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THE EVENING TIMES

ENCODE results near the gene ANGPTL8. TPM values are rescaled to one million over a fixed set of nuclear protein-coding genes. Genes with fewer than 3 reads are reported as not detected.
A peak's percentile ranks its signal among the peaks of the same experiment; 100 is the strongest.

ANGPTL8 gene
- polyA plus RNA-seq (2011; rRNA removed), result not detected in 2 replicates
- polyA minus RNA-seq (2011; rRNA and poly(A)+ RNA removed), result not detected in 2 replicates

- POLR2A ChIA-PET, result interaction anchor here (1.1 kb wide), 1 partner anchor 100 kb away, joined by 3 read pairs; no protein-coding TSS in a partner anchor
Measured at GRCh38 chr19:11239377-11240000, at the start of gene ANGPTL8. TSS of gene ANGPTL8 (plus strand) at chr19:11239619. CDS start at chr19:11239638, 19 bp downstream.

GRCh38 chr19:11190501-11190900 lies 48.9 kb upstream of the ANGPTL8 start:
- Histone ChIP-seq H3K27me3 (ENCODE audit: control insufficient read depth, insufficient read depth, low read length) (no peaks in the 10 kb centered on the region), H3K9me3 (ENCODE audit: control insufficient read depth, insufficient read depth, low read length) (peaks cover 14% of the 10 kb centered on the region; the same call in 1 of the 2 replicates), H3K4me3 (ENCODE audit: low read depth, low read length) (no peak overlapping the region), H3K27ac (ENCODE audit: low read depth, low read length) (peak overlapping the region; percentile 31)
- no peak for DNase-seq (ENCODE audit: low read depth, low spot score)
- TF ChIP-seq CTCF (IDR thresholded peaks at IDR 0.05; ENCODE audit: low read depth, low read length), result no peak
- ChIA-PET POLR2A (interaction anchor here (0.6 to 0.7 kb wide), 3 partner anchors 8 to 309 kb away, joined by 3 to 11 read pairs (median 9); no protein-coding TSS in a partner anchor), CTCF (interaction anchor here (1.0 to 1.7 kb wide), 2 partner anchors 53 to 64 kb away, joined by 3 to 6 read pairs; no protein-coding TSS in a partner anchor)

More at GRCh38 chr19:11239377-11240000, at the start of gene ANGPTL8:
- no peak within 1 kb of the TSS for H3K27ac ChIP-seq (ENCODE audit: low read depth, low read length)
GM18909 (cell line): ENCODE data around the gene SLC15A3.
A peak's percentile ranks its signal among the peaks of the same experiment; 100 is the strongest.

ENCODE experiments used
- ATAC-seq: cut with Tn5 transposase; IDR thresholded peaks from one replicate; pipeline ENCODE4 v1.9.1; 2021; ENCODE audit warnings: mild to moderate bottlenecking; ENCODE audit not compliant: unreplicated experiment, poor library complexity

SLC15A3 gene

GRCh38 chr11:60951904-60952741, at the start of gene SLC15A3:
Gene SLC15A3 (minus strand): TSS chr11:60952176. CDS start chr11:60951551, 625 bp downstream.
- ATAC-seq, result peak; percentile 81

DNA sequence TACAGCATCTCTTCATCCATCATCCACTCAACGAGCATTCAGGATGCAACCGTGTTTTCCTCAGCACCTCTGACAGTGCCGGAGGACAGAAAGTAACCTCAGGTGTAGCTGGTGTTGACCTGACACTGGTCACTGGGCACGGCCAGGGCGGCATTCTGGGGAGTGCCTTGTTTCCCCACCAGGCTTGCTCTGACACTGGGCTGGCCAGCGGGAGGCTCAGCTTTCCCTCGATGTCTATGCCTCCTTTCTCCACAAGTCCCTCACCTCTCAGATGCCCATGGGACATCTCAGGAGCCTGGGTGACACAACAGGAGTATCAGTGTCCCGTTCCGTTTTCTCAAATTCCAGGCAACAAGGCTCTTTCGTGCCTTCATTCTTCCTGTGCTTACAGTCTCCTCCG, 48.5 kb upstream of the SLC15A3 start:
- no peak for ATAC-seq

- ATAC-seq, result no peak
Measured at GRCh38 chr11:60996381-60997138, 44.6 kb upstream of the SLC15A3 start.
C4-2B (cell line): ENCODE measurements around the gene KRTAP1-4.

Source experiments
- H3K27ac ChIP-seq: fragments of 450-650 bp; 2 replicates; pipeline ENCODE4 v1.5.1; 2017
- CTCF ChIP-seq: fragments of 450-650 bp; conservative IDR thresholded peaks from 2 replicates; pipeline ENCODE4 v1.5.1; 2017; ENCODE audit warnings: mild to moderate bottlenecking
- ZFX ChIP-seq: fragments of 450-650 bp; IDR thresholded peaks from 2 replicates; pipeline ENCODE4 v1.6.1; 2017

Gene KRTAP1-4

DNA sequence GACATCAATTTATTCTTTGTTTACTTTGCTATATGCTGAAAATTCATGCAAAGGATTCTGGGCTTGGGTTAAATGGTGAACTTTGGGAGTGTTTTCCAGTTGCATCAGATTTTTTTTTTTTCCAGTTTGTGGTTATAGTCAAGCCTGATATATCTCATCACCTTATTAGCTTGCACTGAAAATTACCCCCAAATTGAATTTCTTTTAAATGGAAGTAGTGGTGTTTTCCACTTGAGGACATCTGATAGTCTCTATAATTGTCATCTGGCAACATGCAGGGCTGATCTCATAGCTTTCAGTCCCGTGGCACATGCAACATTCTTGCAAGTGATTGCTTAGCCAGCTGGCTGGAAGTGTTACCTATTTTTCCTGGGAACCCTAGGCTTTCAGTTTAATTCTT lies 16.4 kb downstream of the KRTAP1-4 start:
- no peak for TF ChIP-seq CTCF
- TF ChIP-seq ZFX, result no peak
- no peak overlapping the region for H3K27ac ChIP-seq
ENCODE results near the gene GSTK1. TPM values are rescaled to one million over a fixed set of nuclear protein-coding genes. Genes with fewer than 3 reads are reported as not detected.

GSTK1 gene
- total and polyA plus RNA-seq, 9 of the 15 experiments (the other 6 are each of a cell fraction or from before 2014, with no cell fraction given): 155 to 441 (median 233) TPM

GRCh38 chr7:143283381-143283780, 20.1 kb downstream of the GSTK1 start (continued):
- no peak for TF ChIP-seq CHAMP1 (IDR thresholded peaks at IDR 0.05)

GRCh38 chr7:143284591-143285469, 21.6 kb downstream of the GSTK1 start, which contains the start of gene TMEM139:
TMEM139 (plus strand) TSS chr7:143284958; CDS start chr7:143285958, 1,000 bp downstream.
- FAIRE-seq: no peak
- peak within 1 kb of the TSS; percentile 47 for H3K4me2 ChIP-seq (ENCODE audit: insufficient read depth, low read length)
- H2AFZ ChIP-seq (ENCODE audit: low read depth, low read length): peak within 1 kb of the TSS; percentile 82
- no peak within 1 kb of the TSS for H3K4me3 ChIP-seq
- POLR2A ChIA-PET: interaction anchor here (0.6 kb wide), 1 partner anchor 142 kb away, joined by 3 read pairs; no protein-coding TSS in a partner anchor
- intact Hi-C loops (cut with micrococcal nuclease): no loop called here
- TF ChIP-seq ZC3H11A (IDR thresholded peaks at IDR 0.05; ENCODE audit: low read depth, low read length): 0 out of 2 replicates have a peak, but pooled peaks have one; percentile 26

The Brightest, Newsiest and Best Erin In jr Newspaper In Nerth Dakota. VOL. 1, NO. 251. President Roosevelt in Taking the Trip to Panama Will Break an Unwritten Law That No President Shall Leave U. S. During Term. OTHER nENTS, HOWEVER UMOEEI ACCUSED Upsetting of Traditions a Fav orite Diversion of Presi dent "Teddy." AKaoclated Praia to The Evrnlag Tlmea. Washington, Nov. 1.—When Presi dent Roosevelt goes aboard ship next week and starts for Panama he will be doing something that none of his twenty-five predecessors in the exec utive chair ever attempted, and that is to journey beyond the boundary lines of the United States during his. term of office. Mr. Roosevelt, on more than one occasion since he assumed office, lias shown that he is not the man to search for a precedent when he be lieves it is necessary to act. But never before has he so completely up set tradition as in the case of his trip to the Isthmus. It has often been stated that the President must not leave the United States even for a day. But this re striction is not Imposed by statute. It is only an old, unwritten law which lias been respected by all successors of George Washington. President McKinley emphasized his respect for this rule on his memora ble tour to the south and west. It was unofficially announced that he would meet President Diaz of Mevico some where near the boundary of that sis Iter republic. A controversy as to whether Mr. McKinley might properly cross the Mexican line, even for a few 'hours, arose. From El Paso there extends into Mexico the international bridge Bpan ming the Rio Grande Whether the President would dare to cross this structure or not was the question that members of his party asked one Another. He did not. He went to the abridge and caught a view of the Sierra iMadre. Half way across the bridge »was a line. Stepping over this was II SHIP LOST Iff SEA putting foot on Mexican territory. •President Harrison had ventured as *Ms line ten years before. But &v^_^~"Klnley did not so much as piuvH«6f*pt upon the bridge. President 'Arthur was accused of violating this unwritten law in Octo ber, 1883, upon a pleasure trip to Alex andria bay. Thousand Islands. His po litical enemies accused him then of venturing across the Canadian line on |a fishing excursion. The boundary between Canada and New York ex tends to the middle of the St. Law irence river. President Cleveland was similarly iBCCHEfsfl. On one of his trips to North Carolina he sailed by the ocean route past Cape Hatteras. His enemies con tended that he ventured outside the three-mile limit. According to Inter national law a' country's possessions extend for three miles outside its coast line. Plying the seas further than this Is leaving home territory, which, of course. President Roosevelt will be obliged to do in his coming trip to the south. CONGRESS OF MOTHERS. Johnstown, Pa., Nov. 1.—The Pennsylvania Congress of Mothers, which recently came Into prominence by recalling an invitation sent to Anthony Oomstock, the purity mentor of New York, to deliver an address, opens a three day's session in this city tonight. The delegates commenced ar riving this morning, and all were promptly escorted to the quarters as signed to them. The arrangements for the gathering are of the most per fect and elaborate character. The big auditorium of Library Hall, where the sessions are to be held, has been handsomely decorated. The program for the Initial session provides for addresses by Mrs. Frederick Schoff, president of the National Congress of Mothers, and C. George Beck, prin cipal of the Clarion state normal school. Mrs. George Johnson of Phil adelphia will preside. AnodiM Preaa Cable to The Kvralni Time* Queenstown, Nov. 1.—The British steamer Vedamore, from Baltimore, Oct. 20, for Liverpool, passed Kins ale Head this morning and signalled that she was the British steamer Nemea abandoned and on fire in latitude 51 aorth, and longitude 15 west The crew of Nemea, with the exception of two men who were lost, were taken on board the Vedamore. Aaaoelated Preaa Cahle to The Kvrnlag Thaea. London, Nov. 1.—The municipal elsc tions in London were held today. In complete returns point to a victory and continuance of power for the pro gressives, notwithstanding the fact that the campaign against them this year has been more bitter than ever before. Recent developments indicate unmistakably that there is a growing demand for municipal reform, but evi dently the people have not yet been aroused sufficiently to oust the so called progressive party from power. It Is a matter of common knowledge that in every borough where the pro gressives were In power the rates are steadily and rapidly increasing be cause of lavish and most unreasonable socialistic expenditures. Enormous Bums have been spent in the past few years by the progressives for libraries, baths, housing schemes, parks, music, street improvements, street lighting, tram lineB and other things, so that the average tax rate In London has been increased about 50 per cent since 1890. The results prove that municipal trading means municipal debt. A re cent return shows that the total net debt of London twelve months ago wan $516,187,270. Of this tremendous total no less than $241,488,096, or nearly one-half, was in respect of E Girl Students Strike in Sym pathy With Suspended Lawrence Men. Appleton, Wis., Nov. 1.—Many co-eds have joined the hundred and twenty seven freshmen and sophomore stu dents on a strike against the order of President Plantz of Lawrence univer sity that they should pay for the property damaged. A meeting was held by students but no definite action was taken. The seniors side with the president and the citizens generally believe the money will be paid. CONGRESSMAN HOAR DYING. Worcester, Mass., Nov. 1.—Congress man Rockwood Hoar early today was unconscious and steadily sinking. It was considered doubtful whether he could live through the day. Hearst Offers Rewards Total ing $50,000 for Fraud Information. New York, Nov. 1.—Rewards .total ing $50,000 have been offered by Hearst for evidence of election frauds Tuesday night, and were announced by the state democratic committee. Both Hearst and Hughes continued their canvass of the up-state counties today and the weather was unfavorable. Chairman Woodruff, of the state republican com mittee, says he has received informa tion from reliable sources that Tam many hall bad been discovered at its old trick of colonization and that he had referred the matter to the super intendent of elections. TOBACCO GROWERS UNITE Aaaoelated Preaa to The Ernlai Tinea. Winchester, Ky., Nov. 1.—Growers of burley tobacco in Kentucky round ed up here today disruss plans for their mutual interests and protection. The plan is to unite all the growers of this state with those of Indiana, Ohio and West Virginia, in order to handle the present crop independently. A society for mutual protection is to be formed on the lines successfully carried out by the dark tobacco growers. tramways, workmen's dwellings, water supply, electric light, and minor so called 'remunerative" undertakings. The taxpayers of London pay close up on four million pounds sterling every year In interest upon and repayment of this debt. An eminent American sociologist has published a volume in which he predicts bankruptcy for Lon don's communal enterprises, and an equally prominent Italian sociologist, who recently visited London, states that the borrowing propensities of the metropolis will sooner or later bring about a crisis. Glaring examples of wasteful muni cipal expenditure are to be seen on every hand.afiut recently a new build ing was opened by the borough coun cil In Battersea. It Is fitted up for billiards, bagatelle, chess, draughts and other games. The cost of the building and its maintenance will come out of the nates. Poplar, the most rate-ridden district of London, is another glaring example of the ineffec tiveness of municipal trading. Despite Its rate of twelve shillings In the pound the district owes $2,650,000. Six teen years ago the borough's indebt edness was only $208,415. This virtual state of bankruptcy has been brought about by the borough's erection of handsome baths, libraries and other public Institutions, including, appropri ately enough, a magnificent workhouse. Fine Republican Rally Held at Williston Courthouse Tues day Night. Speakers F. B. Chapman, E. A. WI1. Hams, H. K. Turner and £. A. I'almcr Special Correapoadeaee to The liveslac Timed. Williston, N. D„ Nov. 1.—The repub lican rally held at Williston last eve ning filled the court house to over flowing. The meeting was an unusu ally effective one in which the speak ers dealt with state issues fearlessly and plainly, and without any appeal to passion or prejudice. Facts, rec ords and common sense were the order of the evening. Previous to the politi cal speeches, the Williston orchestra, which is a most creditable musical organization, played several pleasing selections, and Mr. and Mrs. Evans rendered a most delightful vocal num ber. The speakers of the evening were then introduced by County Chair Metzger with brief and fitting remarks. The first speaker was Attorney E. A. Palmer of Williston, who in a brief but plain way referred to the records of the parties which the voter will choose between on November 6th. He called attention to the prosperity of this district and city which now en joys a greater progress than ever be fore in its history. And he pointed out the causes that had brought it about such as, the United States land office which since it has been located here has had a greater influence than any act before. Who is responsible for this? The credit belongs to the re publican party and the senator who represents us. Also the irrigation project which will cause an expendi ture of about three and one-half mil lion dollars and will bring under the highest cultivation about forty thou sand acres making this one of the richest sections in the state. Credit is also due the legislature and the Hon. Mr. Chapman who is now running for the office of representative, who at that time was the chairman of the irrigation committee in the house, and was Instrumental in bringing about favorable laws for this project. Many of you have homesteads, you came here, possibly, with very little of the world's wealth and have simply by filing and cultivation of these home steads become Independent. This same republican party gave you this home stead law. The democrats make glorious prom ises and say that they -admire Roose Hatton Reports a Most Suc cessful Republican Rally Last Night—At Close Audi ence Joined in Three Cheers for Governor Sarles. mm (MESSRJUI MID E R. SIM ALSO SPOKE National State and Comity Pol itics Were Freely Discussed. Mpeelal to The Brnlif Tinea. Hatton, N. D., Nov. 1.—The most successful republican rally ever held In any campaign in this part of the county was that of last evening at which were present Gov. E. Y. Sarles, Congressman A. J. Gronna and Attor ney E. R. Sinkler of Grafton. It was successful for several reasons. First, from the standpoint of attendance, for nearly three hundred people, many of them standing, remained in the hall for three long hours second, because of the interest shown, for the applause was frequent and unstinted and last, but not least, because the meeting had the effect, without question, of bring ing Into line a number of republl- A SQUARE DEAL FOR ALL THE EVENING TIMES GRAND FORKS, NORTH DAKOTA, THURSDAY, NOVEMBER 1,1906. RAILWAY TAXES UNDER THE SHORTRIDGE RULE LOWER THAN BEFORE OR SINCE velt, LaFolIette, and say that these men are democrats under the name of republicans, but they will not endorse Roosevelt if he is nominated by the re publicans, but will endorse Bryan. The speaker spoke highly of what he had found in the county administra tion, most of whom had held only one term with credit to themselves and urged that they be given a second term. The next speaker was the Hon. Eratus A. Williams, who was intro duced as the pioneer of North Dakota, and the god-father of the county ot Williams. He was received with great applause. General Williams, after con gratulating the people of Williston on their property, spoke of his affection for this locality, for thirty-four years ago at Yankton, he had the honor to represent this district, when it was a part of Buffalo county, from which thirteen counties in South Dakota, and fourteen in North Dakota was formed. At that time it had a small popula tion but now hundreds of thousands. He referred to the record of the re publican party, which since 1861 has governed the state except two years of territorial and two years of statehood, when the democrats were in power. He cited, also, two prominent measures, one a law for the relief of a certain district devastated by gophers and drought, the other part of the terri tory being prosperous and the treas ury bursting but still the democratic governor, Church, delayed the signing of the bill, not daring to sign it and let the republican legislation pass it over his head. The other measure was in the democratic administration of Gov. Shortridge, when they reduced the railroad tax, instead of raising it as the republicans have done. He spoke of John Burke's program as pub lished, and replied to it in a convincing manner item by item. It'was thus dis posed of satisfactorily and effectively to the audience, space will not permit every detail of the speech but if the admirers of John Burke could have the pleasure of hearing General Williams fully meet every point made in this wonderful and rather egostlcal demo cratic document it would silence the talk that the republicans are not dis cussing state issues. General Williams spoke highly of Gov. Sarles as inaugur ating many needed reforms at the cap ital and declared he was the best bus iness executive that the state ever had. He spoke highly of Food Commissioner Ladd and the pure food law of the state, respected all over and having influenced the national law and said that the democrats did not. hope to defeat Sarles nor have they any chance of the defeat of Judge Knauf. This at tack against Judge Knauf comes from an ex-judge, who said that he respect ed money more than honor and thus handed back his commission as judge. cans who have been misinformed on the judgship proposition. Governor Sarles was the first speak er. He dealt almost entirely with state issues, discussing fairly practically every subject of importance In con nection with his administration. Congressman A. J. Gronna was the second speaker. He discussed both national and state politics. His ad dress was well received. The last speaker of the evening was States Attorney E. R. Sinkler of Graf ton, Walsh county. Mr. Sinkler is a forcible speaker and his address was well received. In support of the state ment that the enthusiasm was marked, it may be said that at the conclusion of the rally the audience joined in three mighty cheers for Gov. Sarles and his associates on the state repub lican ticket. A meeting will be held this afternoon at Portland, N. D., and tonight at Mayville. TRIAL OF HERRING. Aaaoelated Preaa to The Bralai Tlmea. Chicago, Nov. 1.—The application of Henry W. Herring, formerly cashier ot the Milwaukee Avenue Savings bank of which Paul O. Stensland was presi dent, for a charge of venue from Cook county, was denied. The trial will now proceed, and the selection of a jury has commenced. The charges against Herring are forgery and em bezzlement. Hippie's Real Estate Trust Company Resumed Busi ness Today. Aaaoelated Preaa to The Kvealag Tlmea. Philadelphia, Pa., Nov. 1.—Under the presidency of George II. Earle, Jr., the Real Estate Trust company of this city which failed on Aug. 28, re-opened for business today. The comnany failed because of financial irregulari ties on the part of Frank K. Hippie, its president, who committed suicide. The Sa/ton Sea Doomed San Francisco, Nov. 1.—The Salton sea will be doomed tomorrow. Officials of the Southern Pacific announce that the last steps have been taken and the Colorado river will be turned into its old channel and no more water will flow into the great inland sea. The break in the banks of the Colorado river has been filled in with piles and stone, and the last gap will be closed today. The work of checking the flow of the river through the break in the bank has cost'the Southern Pacific in the neighborhood of $1,000,000. Some of the Benefits Under Re publican Administration Discussed. Many Fine Compliment** Paid John KnuHf, a Man "Clean in His Habits." That Judge Knauf is a young man raised in our state, educated by his own efforts, neither drinks nor smokes and his family among the first of the state. He paid high tribute to his moral and professional work. He said that the republican party is sustaining the hands of President Roosevelt, who has put people above the power of wealth and made it possible that peo ple shall rule and be ruled. His speech was loudly and enthusiastically applauded. The Honorable H. R. Turner of Fargo, followed. His speech was very effective, combining many hard facts for democrats to consider. He illus trated his remarks with pungent humor. He said the republican ele phant as an emblem represented progress, strength and intelligence, that the democrats chose the mule as an emblem. They are like the mule who is ashamed of his ancestry and has no hope of posterity. He said the democrats asked your votes because at Minot they ransacked the party and found that they had one honest man, John Burke, and a smart man, Judge Fisk, and because of this rare and strange fact they all ought to be elected. He said the republicans stand unalterably for protection and always have since 1860. Every time that we have had good times it was under the republican administration and every time that we have had hard times it has been under democratic administration. In the matter of railroad taxation which the democrats make so much of he said that the average lands of the state were worth at least $15 per acre and the average tax assessment is three dollars. And showed that the railroads are assessed at a valuation of $9,500 per mile and it is known that the cost per mile is less than $30,000, thus the farmer is taxed on a valua tion of 1-5 and the railroads 1-3, which is very much greater for the railroads than the farmer. The tax lists show that the railroads are assessed greater than any other property in the state in proportion. This in spite of the abuse given Governor Sarles two years (Coatlnued on Pace 4.) A Curious Result of Recent Adoption by the United States of the Finger Print System of Identification of Criminals. FELLOW SEfflflKG SENTENCE IT FT. LEAVENWORTH, XAS. Scotland Tard Officials Recog nised the''Prints" as Those of Their Man. Aaaoelated Preaa to The Kvealas Tlmea. Washington, Nov. 1.—A curious re sult of the recent adoption by the United States army of the system of identification by finger prints, just re ported to the war department, was the discovery in the person of a soldier at Fort Leavenworth of a British mur derer for whom the Scotland Yard authorities have long been looking. The man was a prisoner in the United States penitentiary, serving a five-year sentence for a military crime. In prison he was well behaved and liked, but when the warden, follow ing the general order to take finger (Continued on Page 4.) NEW ZEALAND EXHIBITION. Wellington, N. Z., Nov. 1.—The great international New Zealand exhibition, on which the government has spent large sums, was formally opened at Christ church today. All parts of the British empire, including the Dominion of Canada, are well represented at the exhibition. One of the interesting dis plays is the Maori section, illustrating the life, habits and industries of the aborigines. Another striking feature is the^ display of one native woods that New Zealand is just beginning to exploit. The exhibition will con tinue six months and is expected to draw visitors from all parts of the world. THE WEATHER. North Dakota—Partly cloudy with probably showers tonight or Friday. Warmer in east portion tonight eolder in west portion $• Friday. 4^ $, Inspector Lavin Accused of Conniving at Crime Found "Not Guilty." Chicago, Nov. 1.—Police Inspector Lavin, charged by Chief Collins with conniving at burglary and afterward arresting the burglars in order to make a showing and win promotion, was today declared not guilty by the civil service commission. STAY FOR EXECUTION. AHHoelated Preaa to The Evrnlac Time*. St. Louis, Nov. 1.—Because of the illness of attorney Wilfred Jones, counsel for "Lord" Frederick Seymour Barrington convicted of the murder of James P. McCann and under sentence of death, another stay of execution has been granted. Civil War Vet on Deathbed Raises Leaden Pellet From Lungs. Aaaoelated Preaa to The Brnlag Thaea. Portland, Ore., Nov. 1.—In a violent fit of coughing, shortly before his death at a local hospital, H. D. Malls, an Oregon pioneer of 1876 and nephew ot Gen. Robert E. Lee, commander of the confederate army, raised from his lungs a buckshot that he had carried in his body since the civil war, when, as a member of the Fifteenth New York engineer corps, he fought against the army commanded by his mothers brother. TO DECLARE A TRUST. Aaaoelated Preaa to The Evening Tlmea. Topeka, Kas., Nov. 1.—Earl Evans of Wichita, attorney for the Standard Oil company has filed a motion in the Kansas supreme court here to make more definite the position of the state in its suit declaring the Standard Oil company a trust. "The Standard will put forth every energy in fighting this suit," said Mr. Evans. "I do not believe there is any demand from consumers or producers Cor his suit. Whatever trouble there is in the oil country is due to over production." Aaaoelated Preaa Cahle to The Evening Tlmea. St. Petersburg, Nov. 1.—Gerschunin, one of the most famous terrorists and head of their fighting organization during the Sipiaguine and Plehve regimes, has escaped from Siberia, concealed in a water cask. His dis appearance is a serious menace to personages whose lives the terrorists are now seeking, as he is a skilled organizer and one of the most re markable men the revolution has pro duced. Gerschunin, who is a Jew, was condemned to imprisonment for com plicity in the assassination of Minis ter of the Interior Sipiaguine and the attempt on the life of M. Pohedonost seff. late procurator general of the holy synod. He was sent to the silver mines at Auatki, on the Mongolian frontier of Siberia, when Schlussel burg fortress was closed as the prlsou for political offenders Feb. 13. One of Gerschunin's comrades, a man named Melnikoff, escaped from the mines two The Evening Times 8Unlt for N«tt Daketn IatensU at all Haws ami Under all Clrennutanees. TWELVE PAGES. PRICE FIVE CENTS CAPTURE Desperate Encounter at Kenne wick, Wash., Between Sher iffs and Robber Gang Results in Killing of Three Men and Wounding of Others. OIE BANDIT CAPTURED SATS HJSJ6E IS SIXTEEM Authorities Say Gang Had Planned Holdup of North ern Pacific Train. Aaaoelated Preaa to The Evenlaic Tlmea. Spokane, Wash., Nov. 1.—A special to the Spokane Review from Prosser, Wash., says: There was a desperate battle near Kennewick yesterday between officers and burglars, who robbed two stores in that town Tuesday night The offi cers were led by Sheriff A. G. McNeil of Prosser, who came on the robbers unawares in the bush. They were five or six in number and at once com menced firing. Marshal Michael Glover of Kennewick was instantly killed and Joseph Halse.v, his deputy, was fatally wounded. Sheriff McNeil was shot twice, but not dangerously hurt. After being shot, the sheriff emptied his gut, at the robbers, killing one and finally capturing another. A gang of burglars is thought to have a rendezvous at Kennewick for the purpose of holding up the North ern Pacific train. The captured robber says he is Robert Layton. aged 16 years. He re vealed the identity of the dead des perado as Jacob Lake, recently a con vict in the penitentiary at Walla WalU'. says his home was formerly in Florence, Cpk}, REDUCED RAILROAD RATES, Chicago, 111., Nov. 1.—The Central Passenger association today put in to effect a 2% cent rate in all its territory east of Illinois, in which the state legislatures have not already made a maximum rate of 2 cents. The new schedule reduces the local rates only in Indiana and western Penn sylvania, as Michigan and Ohio have 2 cent fare laws, but it involves a lowering of all the interstate passenger rates north of the Ohio river and west of Syracuse, N, Y, The change involves a loss of many hun dreds of thousands of dollars' revenu* yearly to the rahroads unlee« it shall cause a heavy increase of traffic, and traffic officials doubt If the reduction is sufficient to have that effect. They assert that a further reduction to 2 cents would make it necessary to re'eoup their losses by largely discontinuing excursions. v. Aaaoelated Preaa to The Brealiig Tlmea. New York, Nov. 1.—Fire was dis covered on the crude oil docks of the Standard Oil company at Bayonne, N. J., today and in a short time a big ware house 200 by 160 feet was destroyed and another appeared to be going fast. The docks are located on Kill Von Kull, and form an important section of the company's huge plant. NOTED RED ESCAPES FROM SIBERIA months ago and the governor ot Anatui says he cannot guarantee the safe keeping of Sasanoff and Sikorif sky, the other terrorists implicated in the assassination of M. Plehve, be cause revolutionary agents who ar ranged the escapes of Gerschrnin and Melnikoff are lavishly supplied with money and have the sympathy of the whole population. FORESTALLING ELECTION. Aaaoelated Preaa to The Bvealag Tlmea. Newark, N. J., Nov. 1.—The Public Service corporation, which controls all the trolley lines, electric light and gae plants in northern New Jersey, to day put into effect reduced car rates over a large part of its system. An nouncement is made that marked re ductions in the price of electric light ing and gas are also contemplated. This move on the part of the corpora tion is believed to have been influenced by the fact that at next week's elec tions a number of municipalities are to vote on the question of building their own lighting plants.